Allied Homing Pigeons
Homing pigeons were used by both the Axis and the Allies as vehicles for transporting messages back home in World War Two. No scholar is quite certain exactly how these pigeons, often called racing pigeons, are able to find their way back to their place of birth, but in a similar manner to how salmon spawn, pigeons always return to a certain spot. This has obvious wartime consequences, as both sides used the pigeons to relay information that the other side would not be able to intercept.
In order to provide a secret, fast, and undetectable messaging system across Europe, 200,000 homing pigeons were donated by private British citizens for use by the National Pigeon Service, who then trained them for combat within the British Army, Navy, and Air Force.
The British were not the only fighting force with a pigeon division. The United States supplied 3,000 soldiers, 150 officers, and over 54,000 flying fighters for use in World War Two.
The most famous American pigeon was the aptly named G.I. Joe, who was used by British soldiers. After the soldiers had pushed through to a town on the Italian peninsula, they lost contact with headquarters, and were unaware that an American-led saturation bombing run was directed at the town they now occupied. Devoid of any other method of contact, G.I. Joe was sent out with a description of the brigades new location as a last resort, and after flying 25 miles in 25 minutes, was able to alert headquarters of the impending disaster. Joe was awarded the Dickin Medal of Gallantry by the Lord Mayor of London for his work.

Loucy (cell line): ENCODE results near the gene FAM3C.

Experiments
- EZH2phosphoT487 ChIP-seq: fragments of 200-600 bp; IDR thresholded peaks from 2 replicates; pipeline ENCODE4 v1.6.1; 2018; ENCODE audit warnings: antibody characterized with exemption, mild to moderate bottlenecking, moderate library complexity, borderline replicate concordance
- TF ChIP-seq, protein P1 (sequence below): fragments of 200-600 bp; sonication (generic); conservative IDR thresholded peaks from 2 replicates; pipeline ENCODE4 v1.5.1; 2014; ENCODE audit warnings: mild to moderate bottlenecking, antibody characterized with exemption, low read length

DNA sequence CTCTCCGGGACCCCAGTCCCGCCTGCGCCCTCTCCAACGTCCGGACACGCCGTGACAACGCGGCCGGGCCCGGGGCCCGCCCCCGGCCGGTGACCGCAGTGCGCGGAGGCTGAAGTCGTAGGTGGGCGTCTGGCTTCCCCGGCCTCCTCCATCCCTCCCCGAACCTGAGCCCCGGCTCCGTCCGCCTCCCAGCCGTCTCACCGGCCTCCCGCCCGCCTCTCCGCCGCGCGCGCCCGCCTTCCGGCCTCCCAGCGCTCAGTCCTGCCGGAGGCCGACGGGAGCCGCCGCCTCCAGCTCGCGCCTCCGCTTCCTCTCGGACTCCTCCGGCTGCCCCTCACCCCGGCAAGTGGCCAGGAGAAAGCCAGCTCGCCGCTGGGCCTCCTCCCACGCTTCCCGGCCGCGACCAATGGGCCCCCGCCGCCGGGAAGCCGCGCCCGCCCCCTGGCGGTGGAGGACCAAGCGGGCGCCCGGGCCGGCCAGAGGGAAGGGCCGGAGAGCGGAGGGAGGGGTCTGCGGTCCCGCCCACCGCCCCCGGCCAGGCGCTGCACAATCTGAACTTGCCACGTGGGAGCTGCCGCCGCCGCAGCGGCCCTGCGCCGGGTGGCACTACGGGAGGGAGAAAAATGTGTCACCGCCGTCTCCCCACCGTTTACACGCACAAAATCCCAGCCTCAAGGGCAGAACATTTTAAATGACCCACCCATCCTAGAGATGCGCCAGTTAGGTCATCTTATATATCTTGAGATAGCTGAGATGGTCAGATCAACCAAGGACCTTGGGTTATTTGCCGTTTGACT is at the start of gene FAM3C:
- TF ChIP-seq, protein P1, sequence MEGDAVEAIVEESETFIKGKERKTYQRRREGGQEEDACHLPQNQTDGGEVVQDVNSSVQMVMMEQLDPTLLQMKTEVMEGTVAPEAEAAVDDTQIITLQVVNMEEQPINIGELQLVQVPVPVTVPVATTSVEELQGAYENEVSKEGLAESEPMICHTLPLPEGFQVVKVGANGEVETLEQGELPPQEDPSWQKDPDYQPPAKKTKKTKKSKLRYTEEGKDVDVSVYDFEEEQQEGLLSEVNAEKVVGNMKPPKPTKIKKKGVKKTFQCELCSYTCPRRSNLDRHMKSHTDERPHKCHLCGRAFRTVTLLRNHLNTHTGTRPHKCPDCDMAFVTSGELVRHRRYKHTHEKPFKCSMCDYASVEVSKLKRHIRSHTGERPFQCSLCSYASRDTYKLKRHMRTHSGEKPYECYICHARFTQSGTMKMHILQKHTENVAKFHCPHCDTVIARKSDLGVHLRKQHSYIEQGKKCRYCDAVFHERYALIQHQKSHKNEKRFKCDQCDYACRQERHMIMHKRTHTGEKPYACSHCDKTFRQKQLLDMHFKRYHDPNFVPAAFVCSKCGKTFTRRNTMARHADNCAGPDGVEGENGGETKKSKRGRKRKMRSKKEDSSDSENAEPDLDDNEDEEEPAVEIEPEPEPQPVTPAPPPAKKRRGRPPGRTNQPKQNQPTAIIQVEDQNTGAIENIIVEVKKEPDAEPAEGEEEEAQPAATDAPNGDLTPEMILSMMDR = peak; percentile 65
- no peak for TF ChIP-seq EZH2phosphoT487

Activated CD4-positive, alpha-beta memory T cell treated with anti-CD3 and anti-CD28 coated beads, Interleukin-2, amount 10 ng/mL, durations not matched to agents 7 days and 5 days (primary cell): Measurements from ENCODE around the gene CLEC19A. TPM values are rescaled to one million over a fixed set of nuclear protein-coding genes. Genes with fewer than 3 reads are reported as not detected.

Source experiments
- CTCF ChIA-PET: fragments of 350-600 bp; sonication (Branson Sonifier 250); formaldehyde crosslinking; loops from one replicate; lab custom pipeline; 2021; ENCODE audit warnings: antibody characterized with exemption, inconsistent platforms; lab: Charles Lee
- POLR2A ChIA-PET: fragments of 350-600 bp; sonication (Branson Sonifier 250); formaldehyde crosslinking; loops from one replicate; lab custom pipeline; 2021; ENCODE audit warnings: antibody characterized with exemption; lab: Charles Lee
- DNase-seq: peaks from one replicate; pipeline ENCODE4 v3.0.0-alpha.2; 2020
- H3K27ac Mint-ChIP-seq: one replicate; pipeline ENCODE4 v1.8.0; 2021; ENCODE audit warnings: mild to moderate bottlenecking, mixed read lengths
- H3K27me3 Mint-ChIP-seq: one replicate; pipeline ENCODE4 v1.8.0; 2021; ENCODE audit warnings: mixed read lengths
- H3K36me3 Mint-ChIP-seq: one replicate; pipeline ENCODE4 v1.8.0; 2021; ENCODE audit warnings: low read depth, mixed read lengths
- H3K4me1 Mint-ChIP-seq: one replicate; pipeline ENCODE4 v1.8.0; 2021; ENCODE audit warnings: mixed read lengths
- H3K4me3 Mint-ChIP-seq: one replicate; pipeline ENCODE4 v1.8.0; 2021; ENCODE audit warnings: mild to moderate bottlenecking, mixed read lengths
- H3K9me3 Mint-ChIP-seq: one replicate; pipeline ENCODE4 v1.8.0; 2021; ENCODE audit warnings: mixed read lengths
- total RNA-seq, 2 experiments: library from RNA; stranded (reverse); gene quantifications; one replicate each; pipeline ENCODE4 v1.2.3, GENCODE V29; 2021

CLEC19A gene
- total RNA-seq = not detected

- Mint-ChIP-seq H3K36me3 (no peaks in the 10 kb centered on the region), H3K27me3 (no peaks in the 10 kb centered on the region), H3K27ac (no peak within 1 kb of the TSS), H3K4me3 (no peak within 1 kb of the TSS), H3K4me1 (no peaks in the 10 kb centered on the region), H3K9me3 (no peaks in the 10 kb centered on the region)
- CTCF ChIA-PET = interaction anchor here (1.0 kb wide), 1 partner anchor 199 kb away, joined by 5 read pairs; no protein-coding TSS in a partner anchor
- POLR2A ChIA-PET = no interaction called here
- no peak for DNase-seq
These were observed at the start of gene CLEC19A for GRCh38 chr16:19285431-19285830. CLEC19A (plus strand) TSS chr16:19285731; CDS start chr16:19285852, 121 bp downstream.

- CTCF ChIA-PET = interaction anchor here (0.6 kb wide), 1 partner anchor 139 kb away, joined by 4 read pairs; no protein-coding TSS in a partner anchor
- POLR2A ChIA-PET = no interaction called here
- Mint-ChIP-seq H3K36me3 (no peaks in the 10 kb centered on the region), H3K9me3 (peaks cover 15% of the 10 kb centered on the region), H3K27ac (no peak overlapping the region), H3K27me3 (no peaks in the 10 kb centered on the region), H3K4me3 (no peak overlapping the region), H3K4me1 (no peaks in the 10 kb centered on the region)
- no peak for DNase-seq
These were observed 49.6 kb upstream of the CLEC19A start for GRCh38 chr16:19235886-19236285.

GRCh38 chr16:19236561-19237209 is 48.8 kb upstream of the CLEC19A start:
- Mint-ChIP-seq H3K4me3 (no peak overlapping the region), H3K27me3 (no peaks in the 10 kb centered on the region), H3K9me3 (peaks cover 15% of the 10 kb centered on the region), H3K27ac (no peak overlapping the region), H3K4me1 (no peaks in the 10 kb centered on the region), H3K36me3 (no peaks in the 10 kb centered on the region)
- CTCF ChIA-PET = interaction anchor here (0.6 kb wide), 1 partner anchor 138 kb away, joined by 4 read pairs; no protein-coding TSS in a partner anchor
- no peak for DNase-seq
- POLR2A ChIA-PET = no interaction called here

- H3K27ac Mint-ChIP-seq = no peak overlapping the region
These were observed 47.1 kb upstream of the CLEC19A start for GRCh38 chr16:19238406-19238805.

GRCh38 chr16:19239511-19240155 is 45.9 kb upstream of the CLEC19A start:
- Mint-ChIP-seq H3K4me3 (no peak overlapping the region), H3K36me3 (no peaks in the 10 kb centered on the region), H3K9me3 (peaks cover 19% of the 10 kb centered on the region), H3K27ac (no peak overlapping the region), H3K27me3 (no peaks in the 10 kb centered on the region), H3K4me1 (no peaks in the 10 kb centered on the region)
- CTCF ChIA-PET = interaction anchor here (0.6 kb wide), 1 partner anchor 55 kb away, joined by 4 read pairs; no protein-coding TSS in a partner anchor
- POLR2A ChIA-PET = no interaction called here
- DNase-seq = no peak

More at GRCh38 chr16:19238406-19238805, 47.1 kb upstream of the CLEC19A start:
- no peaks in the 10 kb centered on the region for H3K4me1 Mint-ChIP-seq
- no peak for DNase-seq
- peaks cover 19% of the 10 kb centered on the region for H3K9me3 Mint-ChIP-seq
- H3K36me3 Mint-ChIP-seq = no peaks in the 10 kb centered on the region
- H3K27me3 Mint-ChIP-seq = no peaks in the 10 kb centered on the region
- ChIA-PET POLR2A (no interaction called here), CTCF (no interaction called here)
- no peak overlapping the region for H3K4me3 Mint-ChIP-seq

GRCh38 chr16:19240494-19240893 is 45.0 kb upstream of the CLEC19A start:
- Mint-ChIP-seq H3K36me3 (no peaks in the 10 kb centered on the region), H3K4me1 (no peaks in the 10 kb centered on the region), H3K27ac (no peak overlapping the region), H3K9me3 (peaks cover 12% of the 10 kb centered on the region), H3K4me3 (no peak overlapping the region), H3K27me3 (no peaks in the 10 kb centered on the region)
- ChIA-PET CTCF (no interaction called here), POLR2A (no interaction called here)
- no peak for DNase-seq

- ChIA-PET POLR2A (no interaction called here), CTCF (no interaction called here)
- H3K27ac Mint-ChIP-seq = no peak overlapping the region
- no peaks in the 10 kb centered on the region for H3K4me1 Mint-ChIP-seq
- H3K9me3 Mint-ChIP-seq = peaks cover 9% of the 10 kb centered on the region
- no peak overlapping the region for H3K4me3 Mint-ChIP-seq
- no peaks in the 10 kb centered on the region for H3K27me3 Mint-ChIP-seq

But the true pigeon celebrity of the war was unquestionably the heroic Paddy. Seen here at left, Paddy is the only Irish animal that has ever won the Dickin Medal. Hatched in March 1943 in Northern Ireland, Paddy was one of the last pigeons to be retrained to fly back to Hampshire before the Allied invasion of Occupied France, also known as D-Day. Paddy, as has been fictionalized in Paddy The Pigeon by Gail Seekamp, was the first pigeon to return from the shores of Normandy, clocking in at four hours and fifty minutes.
In recent developments, Paddys medal was auctioned off for 7,000 pounds in 1999 to pigeon fanatic Kevin Spring.
(image taken from http://www.interbug.com/pigeon/pigeons_in_the_news/news.cgi?rec_id=129)